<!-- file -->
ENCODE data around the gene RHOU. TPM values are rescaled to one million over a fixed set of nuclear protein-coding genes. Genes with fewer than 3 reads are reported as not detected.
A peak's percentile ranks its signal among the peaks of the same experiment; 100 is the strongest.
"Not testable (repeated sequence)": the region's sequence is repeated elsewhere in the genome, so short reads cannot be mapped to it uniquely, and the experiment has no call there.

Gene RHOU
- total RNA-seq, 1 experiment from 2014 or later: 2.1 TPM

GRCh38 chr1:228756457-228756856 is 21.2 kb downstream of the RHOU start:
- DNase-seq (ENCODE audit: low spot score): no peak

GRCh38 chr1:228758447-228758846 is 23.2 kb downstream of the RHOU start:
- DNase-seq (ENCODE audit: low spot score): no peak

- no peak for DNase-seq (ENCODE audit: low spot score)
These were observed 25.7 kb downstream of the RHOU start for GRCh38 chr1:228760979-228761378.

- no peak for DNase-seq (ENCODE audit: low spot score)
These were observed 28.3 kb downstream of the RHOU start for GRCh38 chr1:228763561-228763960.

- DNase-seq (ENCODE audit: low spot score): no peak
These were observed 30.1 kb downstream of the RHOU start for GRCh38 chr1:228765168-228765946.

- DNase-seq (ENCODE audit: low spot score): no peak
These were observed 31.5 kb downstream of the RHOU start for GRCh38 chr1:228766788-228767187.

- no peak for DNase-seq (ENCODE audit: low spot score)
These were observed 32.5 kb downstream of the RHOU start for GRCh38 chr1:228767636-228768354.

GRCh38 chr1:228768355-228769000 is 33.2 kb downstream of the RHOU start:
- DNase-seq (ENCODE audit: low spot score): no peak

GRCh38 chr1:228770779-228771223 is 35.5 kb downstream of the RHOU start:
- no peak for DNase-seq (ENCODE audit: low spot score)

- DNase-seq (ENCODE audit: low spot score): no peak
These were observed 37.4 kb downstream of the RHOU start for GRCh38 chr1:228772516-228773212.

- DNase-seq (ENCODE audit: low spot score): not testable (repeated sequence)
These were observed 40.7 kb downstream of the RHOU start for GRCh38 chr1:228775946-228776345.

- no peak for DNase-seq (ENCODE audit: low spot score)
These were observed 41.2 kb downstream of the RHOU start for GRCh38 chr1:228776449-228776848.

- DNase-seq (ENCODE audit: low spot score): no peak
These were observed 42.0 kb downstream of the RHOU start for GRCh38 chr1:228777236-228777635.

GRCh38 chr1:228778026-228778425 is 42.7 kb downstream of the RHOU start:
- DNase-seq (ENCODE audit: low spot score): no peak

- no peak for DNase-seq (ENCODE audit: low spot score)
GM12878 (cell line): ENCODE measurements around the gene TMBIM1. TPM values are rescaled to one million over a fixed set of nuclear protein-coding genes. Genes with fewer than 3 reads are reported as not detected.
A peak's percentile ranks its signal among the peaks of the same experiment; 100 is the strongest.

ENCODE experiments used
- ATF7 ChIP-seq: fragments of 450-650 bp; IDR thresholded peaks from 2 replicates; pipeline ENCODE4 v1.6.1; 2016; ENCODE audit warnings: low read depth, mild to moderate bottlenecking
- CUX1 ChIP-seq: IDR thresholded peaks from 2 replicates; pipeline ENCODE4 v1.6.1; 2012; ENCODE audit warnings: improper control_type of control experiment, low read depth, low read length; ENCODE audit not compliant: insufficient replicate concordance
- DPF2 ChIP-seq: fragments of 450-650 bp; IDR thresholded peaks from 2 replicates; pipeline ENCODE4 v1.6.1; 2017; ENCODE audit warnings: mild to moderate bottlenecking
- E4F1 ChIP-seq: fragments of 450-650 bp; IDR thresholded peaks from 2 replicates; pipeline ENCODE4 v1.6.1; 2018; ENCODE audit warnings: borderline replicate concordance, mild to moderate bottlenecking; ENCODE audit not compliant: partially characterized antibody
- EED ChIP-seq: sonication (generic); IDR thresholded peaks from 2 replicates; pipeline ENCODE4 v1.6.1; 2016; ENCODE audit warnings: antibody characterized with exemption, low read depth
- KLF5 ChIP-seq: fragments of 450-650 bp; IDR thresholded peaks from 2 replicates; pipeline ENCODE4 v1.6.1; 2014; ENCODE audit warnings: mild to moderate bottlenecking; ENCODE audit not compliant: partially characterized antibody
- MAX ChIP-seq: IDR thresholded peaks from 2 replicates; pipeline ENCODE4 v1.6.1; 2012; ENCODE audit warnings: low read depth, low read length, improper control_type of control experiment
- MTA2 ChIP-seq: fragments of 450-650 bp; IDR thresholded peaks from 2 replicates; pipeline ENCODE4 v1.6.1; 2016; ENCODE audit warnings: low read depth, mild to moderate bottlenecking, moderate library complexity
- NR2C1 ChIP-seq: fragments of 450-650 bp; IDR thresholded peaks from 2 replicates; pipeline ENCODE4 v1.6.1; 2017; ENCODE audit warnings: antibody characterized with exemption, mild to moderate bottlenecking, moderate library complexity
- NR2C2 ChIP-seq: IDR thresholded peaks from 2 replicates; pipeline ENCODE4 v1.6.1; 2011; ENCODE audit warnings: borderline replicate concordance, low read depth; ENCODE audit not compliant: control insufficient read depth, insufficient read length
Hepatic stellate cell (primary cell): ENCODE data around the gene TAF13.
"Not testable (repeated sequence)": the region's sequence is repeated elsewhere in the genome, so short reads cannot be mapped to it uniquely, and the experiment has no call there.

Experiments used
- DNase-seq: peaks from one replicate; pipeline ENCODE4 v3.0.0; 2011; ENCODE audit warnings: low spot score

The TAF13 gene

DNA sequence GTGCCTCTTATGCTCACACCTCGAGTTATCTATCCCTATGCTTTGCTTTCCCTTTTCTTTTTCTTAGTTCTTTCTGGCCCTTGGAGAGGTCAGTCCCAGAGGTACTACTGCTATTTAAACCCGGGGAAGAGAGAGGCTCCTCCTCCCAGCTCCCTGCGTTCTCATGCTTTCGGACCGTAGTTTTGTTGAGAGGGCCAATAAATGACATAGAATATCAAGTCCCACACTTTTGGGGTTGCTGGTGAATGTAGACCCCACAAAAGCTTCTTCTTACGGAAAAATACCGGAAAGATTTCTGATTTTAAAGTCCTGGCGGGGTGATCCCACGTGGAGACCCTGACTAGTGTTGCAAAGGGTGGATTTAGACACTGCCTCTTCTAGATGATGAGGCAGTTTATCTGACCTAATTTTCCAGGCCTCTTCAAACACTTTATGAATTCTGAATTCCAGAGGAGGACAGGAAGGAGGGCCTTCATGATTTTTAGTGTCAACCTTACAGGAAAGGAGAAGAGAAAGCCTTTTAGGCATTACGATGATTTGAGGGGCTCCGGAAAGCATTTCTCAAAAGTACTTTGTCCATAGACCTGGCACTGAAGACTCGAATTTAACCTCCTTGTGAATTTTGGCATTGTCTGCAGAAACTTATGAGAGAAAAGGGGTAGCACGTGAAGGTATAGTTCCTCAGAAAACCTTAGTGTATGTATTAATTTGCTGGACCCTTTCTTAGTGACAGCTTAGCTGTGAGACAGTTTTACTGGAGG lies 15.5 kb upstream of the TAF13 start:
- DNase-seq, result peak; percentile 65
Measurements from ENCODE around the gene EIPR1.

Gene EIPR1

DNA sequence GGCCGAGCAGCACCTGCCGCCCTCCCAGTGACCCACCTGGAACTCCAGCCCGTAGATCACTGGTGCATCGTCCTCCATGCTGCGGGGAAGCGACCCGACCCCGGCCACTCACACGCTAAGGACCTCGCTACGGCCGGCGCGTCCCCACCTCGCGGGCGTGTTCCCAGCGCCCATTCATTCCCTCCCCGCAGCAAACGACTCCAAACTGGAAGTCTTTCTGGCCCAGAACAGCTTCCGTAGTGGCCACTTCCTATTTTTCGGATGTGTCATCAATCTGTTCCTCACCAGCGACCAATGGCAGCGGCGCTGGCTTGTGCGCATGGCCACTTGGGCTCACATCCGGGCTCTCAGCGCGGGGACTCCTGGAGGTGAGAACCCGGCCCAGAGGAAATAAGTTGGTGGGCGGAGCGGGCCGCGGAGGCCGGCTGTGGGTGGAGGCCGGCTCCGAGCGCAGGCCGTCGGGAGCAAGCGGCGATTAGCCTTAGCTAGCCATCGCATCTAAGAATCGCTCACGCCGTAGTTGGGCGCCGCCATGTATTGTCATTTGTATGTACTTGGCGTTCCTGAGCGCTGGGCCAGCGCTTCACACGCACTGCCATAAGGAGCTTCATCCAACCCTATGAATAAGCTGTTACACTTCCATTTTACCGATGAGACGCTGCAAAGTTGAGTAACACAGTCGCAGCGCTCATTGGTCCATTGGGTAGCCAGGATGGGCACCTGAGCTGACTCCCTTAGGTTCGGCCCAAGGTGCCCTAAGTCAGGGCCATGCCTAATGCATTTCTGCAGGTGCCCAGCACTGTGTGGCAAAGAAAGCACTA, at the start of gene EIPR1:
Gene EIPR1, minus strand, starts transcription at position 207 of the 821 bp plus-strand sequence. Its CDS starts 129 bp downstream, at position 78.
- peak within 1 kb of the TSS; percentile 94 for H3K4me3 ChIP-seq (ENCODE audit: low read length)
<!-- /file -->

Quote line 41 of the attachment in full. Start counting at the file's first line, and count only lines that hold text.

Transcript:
- E4F1 ChIP-seq: fragments of 450-650 bp; IDR thresholded peaks from 2 replicates; pipeline ENCODE4 v1.6.1; 2018; ENCODE audit warnings: borderline replicate concordance, mild to moderate bottlenecking; ENCODE audit not compliant: partially characterized antibody